Too hot, too cold? What to wear to work when the weather is insane

From sweaty subway commutes to drafty air-conditioned cubicles, weird weather patterns can make it tough to figure out how to look put-together and still feel comfortable enough to focus on your assignments. Our work clothes help us feel confident and be taken seriously on the job. However, feeling good still tops looking good when it comes to your productivity. More than 30% of employees feel that a too hot or too cold work environment makes it difficult to concentrate on performance at work.

Our Boston-based team here at kununu is no stranger to dealing with any kind of weather mother nature can dish out – from sub-zero blizzards to balmy Spring mornings – sometimes all within a single week! So here’s a helpful guide to dressing for your office in extreme and unpredictable weather conditions (we did a similar guide on interview attire if you’re looking for advice on that too!):

1. Snow

When navigating icy sidewalks, train platforms, and parking lots, functional footwear is a huge priority. Especially if you’re carrying a briefcase or work computer with you, an unexpected spill can easily turn into a very expensive accident. Thankfully, there are now tons of stylish and durable options for winter boots available from trusted brands like Hunter and L.L. Bean that won’t look too out of place with the rest of your work wardrobe.

If your commute means you’ll be stuck in the cold for long stretches of time, cover up any exposed skin by piling on classic winter-wear accessories like wool hats, leather gloves, and cozy cashmere scarves. Just make sure to hang up everything once you’re actually inside to avoid looking like a lost Eskimo. Also, never underestimate the power of layering under your regular clothes with fleece tights and thermal shirts that will keep in the warmth without adding tons of extra bulk to your look.

If you find yourself still feeling cold inside the office, make use of accessories like fingerless gloves or a plain shawl/blanket to keep in your lap. Unlike the embarrassment of showing up to work in a Snuggie, the “desk blanket” trend is growing more popular and versions are available in professional-looking patterns and knits.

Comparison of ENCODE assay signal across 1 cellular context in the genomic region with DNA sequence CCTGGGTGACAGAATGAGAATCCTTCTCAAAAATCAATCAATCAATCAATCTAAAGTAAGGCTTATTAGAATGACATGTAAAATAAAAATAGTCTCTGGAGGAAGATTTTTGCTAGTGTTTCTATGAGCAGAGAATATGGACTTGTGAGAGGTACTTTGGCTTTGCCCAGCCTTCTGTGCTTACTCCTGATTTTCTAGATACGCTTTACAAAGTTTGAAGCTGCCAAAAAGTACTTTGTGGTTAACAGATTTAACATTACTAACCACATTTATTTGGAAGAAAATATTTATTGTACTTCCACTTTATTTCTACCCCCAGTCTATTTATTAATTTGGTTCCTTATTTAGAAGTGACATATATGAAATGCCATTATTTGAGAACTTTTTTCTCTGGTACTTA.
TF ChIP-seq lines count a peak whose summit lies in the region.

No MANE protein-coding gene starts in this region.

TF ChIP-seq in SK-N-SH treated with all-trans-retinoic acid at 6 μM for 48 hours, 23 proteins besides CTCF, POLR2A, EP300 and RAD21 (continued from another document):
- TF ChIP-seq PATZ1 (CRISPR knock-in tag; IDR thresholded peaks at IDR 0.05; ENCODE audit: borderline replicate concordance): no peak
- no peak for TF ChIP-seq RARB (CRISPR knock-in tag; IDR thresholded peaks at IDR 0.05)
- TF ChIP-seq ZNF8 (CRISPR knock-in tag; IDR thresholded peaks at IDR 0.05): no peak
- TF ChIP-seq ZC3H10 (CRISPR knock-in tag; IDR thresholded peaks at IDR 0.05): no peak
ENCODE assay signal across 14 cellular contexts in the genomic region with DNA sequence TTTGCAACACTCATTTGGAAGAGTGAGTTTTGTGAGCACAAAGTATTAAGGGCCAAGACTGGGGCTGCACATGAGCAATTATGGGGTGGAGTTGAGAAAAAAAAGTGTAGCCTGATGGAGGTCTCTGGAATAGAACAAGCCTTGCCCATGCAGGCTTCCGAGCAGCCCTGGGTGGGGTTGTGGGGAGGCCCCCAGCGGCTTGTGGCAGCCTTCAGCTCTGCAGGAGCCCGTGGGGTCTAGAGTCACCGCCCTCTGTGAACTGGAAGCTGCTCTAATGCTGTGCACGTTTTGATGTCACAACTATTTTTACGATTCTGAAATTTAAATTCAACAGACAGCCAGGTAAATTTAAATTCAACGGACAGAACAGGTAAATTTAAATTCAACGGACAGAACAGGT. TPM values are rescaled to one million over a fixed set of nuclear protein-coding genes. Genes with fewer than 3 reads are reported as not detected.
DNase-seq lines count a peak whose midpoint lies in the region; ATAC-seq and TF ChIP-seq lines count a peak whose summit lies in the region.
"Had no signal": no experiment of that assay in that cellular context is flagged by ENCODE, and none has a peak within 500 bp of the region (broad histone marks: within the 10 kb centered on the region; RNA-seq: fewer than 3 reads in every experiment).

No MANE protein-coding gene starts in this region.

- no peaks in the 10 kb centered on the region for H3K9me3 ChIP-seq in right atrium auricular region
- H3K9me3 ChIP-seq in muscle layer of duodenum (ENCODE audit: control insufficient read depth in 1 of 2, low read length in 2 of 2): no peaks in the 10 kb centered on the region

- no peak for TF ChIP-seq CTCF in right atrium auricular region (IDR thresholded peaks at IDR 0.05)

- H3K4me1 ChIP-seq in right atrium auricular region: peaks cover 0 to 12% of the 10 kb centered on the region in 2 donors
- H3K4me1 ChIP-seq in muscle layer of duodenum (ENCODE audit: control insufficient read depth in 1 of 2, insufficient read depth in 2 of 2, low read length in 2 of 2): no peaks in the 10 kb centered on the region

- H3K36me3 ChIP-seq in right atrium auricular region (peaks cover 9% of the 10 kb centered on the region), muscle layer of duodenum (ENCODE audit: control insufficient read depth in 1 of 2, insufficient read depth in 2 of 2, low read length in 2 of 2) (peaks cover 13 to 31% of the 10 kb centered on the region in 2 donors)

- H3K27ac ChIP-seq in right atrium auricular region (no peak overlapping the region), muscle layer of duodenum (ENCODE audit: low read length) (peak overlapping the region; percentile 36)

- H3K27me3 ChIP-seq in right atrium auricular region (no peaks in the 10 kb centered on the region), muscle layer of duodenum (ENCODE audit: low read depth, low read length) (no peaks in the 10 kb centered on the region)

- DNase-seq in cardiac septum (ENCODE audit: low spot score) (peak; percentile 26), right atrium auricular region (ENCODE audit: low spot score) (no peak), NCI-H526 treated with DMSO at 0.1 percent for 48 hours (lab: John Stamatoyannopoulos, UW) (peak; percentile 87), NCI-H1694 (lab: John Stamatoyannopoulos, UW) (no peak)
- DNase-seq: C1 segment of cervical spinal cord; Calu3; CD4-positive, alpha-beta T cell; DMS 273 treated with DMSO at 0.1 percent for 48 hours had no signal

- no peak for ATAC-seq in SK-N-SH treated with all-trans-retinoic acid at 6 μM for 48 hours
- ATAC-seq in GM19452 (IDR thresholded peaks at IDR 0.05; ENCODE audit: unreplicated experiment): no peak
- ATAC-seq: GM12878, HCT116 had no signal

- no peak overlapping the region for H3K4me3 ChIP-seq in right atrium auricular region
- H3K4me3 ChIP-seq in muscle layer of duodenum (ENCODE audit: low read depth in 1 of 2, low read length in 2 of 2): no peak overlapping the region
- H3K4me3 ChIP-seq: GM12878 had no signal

Above all: Never sacrifice safety for style. Trust us, your boss would rather you show up and do your job in a baggy sweater than call out suddenly for hypothermia.

2. Rain

One of the easiest ways to look professionally chic in a downpour is with a high-quality coat. Both men and women can’t go wrong with the classic trench or double-breasted peacoat options. When investing in a rain jacket, it’s also best to pick a model that comes with a large, waterproof hood to keep your head hidden from the elements and avoid a drenched hair catastrophe.

You should also pick up a durable umbrella (not those $5 plastic models from the drugstore). You’ll thank yourself later when you won’t have to deal with it snapping open and inside-out suddenly in the middle of a freak thunderstorm.

If you want to keep your work pants looking fresh and dry and avoid sulking at your desk in damp socks, invest in a sturdy pair of waterproof rain boots. You’ll be so thankful that you did, when the next rain storm rolls through. Just make sure you remember to throw your regular shoes in a bag to change into, so you don’t annoy your coworkers by squeaking and sloshing around the office for the next 8 hours!

3. Heat

Extreme heat is probably the hardest weather type to strike that perfect balance between an outfit that’s both professional and comfortable. Obviously, spaghetti straps, denim-cutoffs, and flip-flops are rarely work-appropriate looks for the summer. However, neither is spending the whole day dripping in sweat.

The common image of “dressing up” for work usually consists of heavy business suits and blazers, and that’s a daily standard of formality for a lot of offices no matter what the weather looks like. But cool doesn’t need to mean casual. Men can ditch the jacket and go for a lightweight button up or polo. Women too have plenty of choices by incorporating flowy summer blouses, cotton dresses, and mid-length skirts.

The key tip to avoiding heat stroke on the job is not to think less fabric but lighter fabric. Fabrics made from natural fibers like cottons, jersey and linens are your friends in steep temperatures because they won’t cling your body and trap in excess heat. Meanwhile, synthetics like polyester tend to be water-resistant and won’t help wick those sweat drops off your skin.

And if you’ve tried everything but still worry about showing off your sweat patches to your coworkers, pick lighter colors that won’t show stains as well (and double up on deodorant!)

4. Constant fluctuations

As seasons shift, relying on the morning weather report to help choose your outfit becomes much more of a gamble. When highs and lows range from mid 30s to low 70s in a single 24-hour period, planning ahead feels like solving a complicated closet mind puzzle. The easiest way to handle uncertain weather at work is by starting out with a few light layers and packing 1-2 pieces of outerwear in your car/work bag.

Start out with a basic t-shirt/button down and cardigan combo, and pack a light jacket to keep at your desk if a sudden chill kicks in. It’s also smart to carry a small portable umbrella or waterproof hat with you as well to avoid getting soaked during rush hour.

Many workplaces will also have a closet space for employees to keep a few items if you want to avoid the added back-pain of lugging all your stuff to-and-from the office every morning.

And while we all dream of showing up to the office as fabulously put-together as “Mad Men’s” Don Draper or Meryl Streep in “The Devil Wears Prada,” remember at the end of the day your success isn’t measured by how you look when you get to work  but by what you do once you’re there.

This article was originally published on